We didn’t get into too much discussion because I was about to go and set-up for some outdoor literacy play with a kindergarten class. The success for this play led to me mentioning how amazing it would be to give Grade 1’s these kinds of learning moments. What if we took Kristina’s store idea and connected it with our upcoming writing experience? We could slow the process down, and provide lots of reading and writing opportunities prior to the creation of the actual store. I shared the idea with this teacher, and she was in. Yay!

Growing Beyond One Class

A couple of other Grade 1 classes also had me booked to model and support a writing lesson, so I shared this idea with them as well. They were also in. As a previous kindergarten teacher, I was overjoyed to bring more play to Grade 1.

Leading To The Epic Play Store Project

It was thanks to this excitement and this interest around writing and reading instruction that this Epic Play Store Project was born.

Reflecting Together

While I might have been the original driving force behind this project coming to our school, the responses from the students and the interest from the educators has propelled the learning forward week after week. Below is some documentation from these weekly literacy play experiences, often supported with additional learning led by the classroom educator.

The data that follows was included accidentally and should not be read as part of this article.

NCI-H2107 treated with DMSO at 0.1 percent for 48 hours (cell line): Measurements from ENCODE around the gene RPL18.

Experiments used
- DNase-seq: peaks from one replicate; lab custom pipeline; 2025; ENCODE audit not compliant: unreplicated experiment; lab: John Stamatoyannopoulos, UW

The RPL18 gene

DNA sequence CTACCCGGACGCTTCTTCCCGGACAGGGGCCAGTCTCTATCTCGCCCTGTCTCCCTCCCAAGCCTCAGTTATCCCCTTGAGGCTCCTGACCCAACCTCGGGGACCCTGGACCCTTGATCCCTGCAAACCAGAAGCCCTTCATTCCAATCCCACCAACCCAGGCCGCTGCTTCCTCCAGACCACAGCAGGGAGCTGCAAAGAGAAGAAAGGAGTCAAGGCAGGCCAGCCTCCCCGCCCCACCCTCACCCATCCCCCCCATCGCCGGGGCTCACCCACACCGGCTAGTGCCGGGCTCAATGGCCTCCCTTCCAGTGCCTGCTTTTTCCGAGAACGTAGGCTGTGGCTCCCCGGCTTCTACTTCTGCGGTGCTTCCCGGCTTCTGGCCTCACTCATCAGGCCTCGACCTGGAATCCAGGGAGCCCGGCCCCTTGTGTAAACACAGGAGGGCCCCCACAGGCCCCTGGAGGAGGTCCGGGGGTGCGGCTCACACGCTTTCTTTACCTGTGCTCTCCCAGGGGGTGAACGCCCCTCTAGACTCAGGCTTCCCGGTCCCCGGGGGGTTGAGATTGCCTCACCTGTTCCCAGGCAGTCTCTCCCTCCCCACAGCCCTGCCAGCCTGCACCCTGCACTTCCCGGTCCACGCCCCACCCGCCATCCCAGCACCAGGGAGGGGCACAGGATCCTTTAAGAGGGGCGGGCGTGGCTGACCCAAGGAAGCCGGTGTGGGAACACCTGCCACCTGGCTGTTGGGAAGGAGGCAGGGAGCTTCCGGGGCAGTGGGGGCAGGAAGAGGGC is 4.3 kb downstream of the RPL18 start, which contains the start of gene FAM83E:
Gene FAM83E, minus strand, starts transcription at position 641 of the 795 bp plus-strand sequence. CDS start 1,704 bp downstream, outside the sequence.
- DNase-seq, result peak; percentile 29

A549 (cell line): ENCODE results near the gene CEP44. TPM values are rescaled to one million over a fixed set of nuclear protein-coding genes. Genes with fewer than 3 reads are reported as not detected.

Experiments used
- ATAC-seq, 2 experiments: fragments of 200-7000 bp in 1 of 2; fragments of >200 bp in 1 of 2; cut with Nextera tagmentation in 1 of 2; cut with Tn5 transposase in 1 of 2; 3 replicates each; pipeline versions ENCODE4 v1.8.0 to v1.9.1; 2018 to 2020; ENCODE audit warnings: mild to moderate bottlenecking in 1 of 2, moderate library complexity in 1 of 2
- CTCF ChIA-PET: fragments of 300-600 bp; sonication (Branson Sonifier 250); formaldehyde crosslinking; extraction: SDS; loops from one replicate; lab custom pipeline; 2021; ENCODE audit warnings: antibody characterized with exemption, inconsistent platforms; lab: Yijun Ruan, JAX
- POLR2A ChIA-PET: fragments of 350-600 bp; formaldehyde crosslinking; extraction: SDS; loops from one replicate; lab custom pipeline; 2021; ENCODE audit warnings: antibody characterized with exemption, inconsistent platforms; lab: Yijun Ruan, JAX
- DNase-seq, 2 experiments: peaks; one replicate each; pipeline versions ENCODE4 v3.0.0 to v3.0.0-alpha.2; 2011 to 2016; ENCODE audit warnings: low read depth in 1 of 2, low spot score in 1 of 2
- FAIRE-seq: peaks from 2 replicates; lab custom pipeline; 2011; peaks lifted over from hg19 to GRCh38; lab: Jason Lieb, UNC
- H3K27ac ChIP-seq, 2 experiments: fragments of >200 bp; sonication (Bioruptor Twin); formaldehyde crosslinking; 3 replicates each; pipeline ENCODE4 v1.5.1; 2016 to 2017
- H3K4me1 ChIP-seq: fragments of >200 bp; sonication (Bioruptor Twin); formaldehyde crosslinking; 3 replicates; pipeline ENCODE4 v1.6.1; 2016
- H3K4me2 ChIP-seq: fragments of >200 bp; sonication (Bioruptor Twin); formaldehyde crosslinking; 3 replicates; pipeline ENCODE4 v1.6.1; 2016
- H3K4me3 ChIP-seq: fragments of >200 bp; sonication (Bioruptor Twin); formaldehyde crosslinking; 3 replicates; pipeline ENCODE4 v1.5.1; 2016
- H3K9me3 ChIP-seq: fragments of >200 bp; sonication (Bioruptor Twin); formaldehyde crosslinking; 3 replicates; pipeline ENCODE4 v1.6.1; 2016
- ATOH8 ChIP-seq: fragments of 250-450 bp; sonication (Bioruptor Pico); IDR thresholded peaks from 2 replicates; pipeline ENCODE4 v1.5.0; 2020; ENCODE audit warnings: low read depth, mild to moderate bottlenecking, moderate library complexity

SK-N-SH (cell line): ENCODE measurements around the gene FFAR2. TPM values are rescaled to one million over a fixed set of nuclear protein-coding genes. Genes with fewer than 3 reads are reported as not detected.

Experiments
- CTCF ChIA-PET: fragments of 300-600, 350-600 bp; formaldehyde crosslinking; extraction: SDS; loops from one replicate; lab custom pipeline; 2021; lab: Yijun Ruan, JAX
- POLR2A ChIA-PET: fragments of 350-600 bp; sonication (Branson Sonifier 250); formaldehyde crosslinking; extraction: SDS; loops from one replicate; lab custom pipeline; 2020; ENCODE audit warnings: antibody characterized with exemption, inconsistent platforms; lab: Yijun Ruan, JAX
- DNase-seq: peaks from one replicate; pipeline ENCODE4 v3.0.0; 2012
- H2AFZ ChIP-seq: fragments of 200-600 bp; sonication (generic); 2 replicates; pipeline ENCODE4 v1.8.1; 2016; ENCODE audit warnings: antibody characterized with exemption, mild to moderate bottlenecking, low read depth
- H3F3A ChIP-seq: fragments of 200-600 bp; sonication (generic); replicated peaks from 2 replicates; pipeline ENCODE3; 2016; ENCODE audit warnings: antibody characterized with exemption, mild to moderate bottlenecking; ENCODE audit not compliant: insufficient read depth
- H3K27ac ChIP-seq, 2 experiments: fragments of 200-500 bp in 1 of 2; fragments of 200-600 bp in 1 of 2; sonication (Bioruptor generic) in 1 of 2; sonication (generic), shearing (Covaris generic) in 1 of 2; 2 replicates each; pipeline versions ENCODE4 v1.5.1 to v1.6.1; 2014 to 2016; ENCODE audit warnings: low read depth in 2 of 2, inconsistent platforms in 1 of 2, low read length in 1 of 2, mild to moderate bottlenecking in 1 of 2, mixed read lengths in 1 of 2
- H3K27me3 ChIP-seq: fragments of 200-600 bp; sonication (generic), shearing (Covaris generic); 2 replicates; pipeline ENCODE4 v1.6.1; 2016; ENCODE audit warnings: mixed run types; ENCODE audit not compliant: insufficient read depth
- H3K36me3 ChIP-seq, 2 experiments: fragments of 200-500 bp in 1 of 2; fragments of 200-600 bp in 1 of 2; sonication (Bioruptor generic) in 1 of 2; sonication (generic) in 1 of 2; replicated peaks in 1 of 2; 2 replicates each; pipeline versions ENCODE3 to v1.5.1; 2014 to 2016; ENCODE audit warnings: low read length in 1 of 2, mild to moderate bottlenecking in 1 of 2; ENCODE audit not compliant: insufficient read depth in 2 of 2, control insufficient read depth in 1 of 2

This project is not done yet, but it’s been the reflections together each week, which has led to us working together to plan where to go next. Classroom educators and students are as excited about this project as I am — I get stopped in the hall by kids asking when I’ll be coming in next — and they are even reflecting on the play experience as part of this process.

What’s the impact?

At our Reading Specialist Meeting yesterday, we got to share our Impact Stories in our Professional Learning Teams. This Epic Play Store Project was part of my story.

Sometimes our impact is in the actual work that we do, and sometimes, it’s in the inspiration to try a different approach or to view learning in a different way.

What Next?

I love that these Grade 1 educators are seeing the potential in play and inquiry, and experimenting with both in their classrooms. June can be a great time to dabble in something new as maybe both kids and educators need a bit of a change under an umbrella of routine. What might your “dabbling” be? How might play-based and inquiry-based learning be used in all grades to also support opportunities for authentic literacy learning? Thanks to Kristina for the one Instagram post that resulted in this epic learning adventure that is not done yet. Thank you, as well, to these awesome Grade 1 educators, who were open to trying something new and embracing some messy learning with me. I love working with all of you, and from now on, I’ve decided that every play project needs to be at least a little bit epic! πŸ™‚